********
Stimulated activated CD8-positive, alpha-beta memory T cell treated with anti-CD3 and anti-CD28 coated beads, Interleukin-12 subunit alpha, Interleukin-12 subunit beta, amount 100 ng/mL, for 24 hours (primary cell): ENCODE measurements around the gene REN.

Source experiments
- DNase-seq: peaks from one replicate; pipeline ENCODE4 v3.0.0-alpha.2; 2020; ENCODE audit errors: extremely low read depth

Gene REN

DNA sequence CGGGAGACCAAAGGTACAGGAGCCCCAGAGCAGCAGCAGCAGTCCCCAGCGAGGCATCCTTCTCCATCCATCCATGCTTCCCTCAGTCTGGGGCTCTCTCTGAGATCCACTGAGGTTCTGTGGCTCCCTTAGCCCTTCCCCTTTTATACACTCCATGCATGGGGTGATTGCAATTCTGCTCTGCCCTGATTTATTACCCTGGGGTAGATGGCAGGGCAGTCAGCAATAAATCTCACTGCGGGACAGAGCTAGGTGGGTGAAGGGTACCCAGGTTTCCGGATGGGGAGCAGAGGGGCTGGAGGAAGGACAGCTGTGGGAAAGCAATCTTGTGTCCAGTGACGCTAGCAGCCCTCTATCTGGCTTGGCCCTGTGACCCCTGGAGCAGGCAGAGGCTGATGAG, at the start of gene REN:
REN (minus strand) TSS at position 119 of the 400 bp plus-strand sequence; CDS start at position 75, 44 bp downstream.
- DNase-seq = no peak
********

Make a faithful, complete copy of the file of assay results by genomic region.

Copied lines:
Stimulated activated CD8-positive, alpha-beta memory T cell treated with anti-CD3 and anti-CD28 coated beads, Interleukin-12 subunit alpha, Interleukin-12 subunit beta, amount 100 ng/mL, for 24 hours (primary cell): ENCODE measurements around the gene REN.

Source experiments
- DNase-seq: peaks from one replicate; pipeline ENCODE4 v3.0.0-alpha.2; 2020; ENCODE audit errors: extremely low read depth

Gene REN

DNA sequence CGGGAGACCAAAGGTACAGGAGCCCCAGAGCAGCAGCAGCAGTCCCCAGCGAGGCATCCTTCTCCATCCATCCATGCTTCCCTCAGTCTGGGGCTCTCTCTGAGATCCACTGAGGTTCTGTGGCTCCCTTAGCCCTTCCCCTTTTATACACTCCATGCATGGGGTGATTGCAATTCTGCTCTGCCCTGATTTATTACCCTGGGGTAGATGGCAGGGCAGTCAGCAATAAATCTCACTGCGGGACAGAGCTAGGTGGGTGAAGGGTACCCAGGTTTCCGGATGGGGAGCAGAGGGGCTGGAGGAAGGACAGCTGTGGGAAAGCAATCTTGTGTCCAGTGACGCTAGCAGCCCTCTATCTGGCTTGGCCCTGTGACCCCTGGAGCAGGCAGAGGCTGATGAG, at the start of gene REN:
REN (minus strand) TSS at position 119 of the 400 bp plus-strand sequence; CDS start at position 75, 44 bp downstream.
- DNase-seq = no peak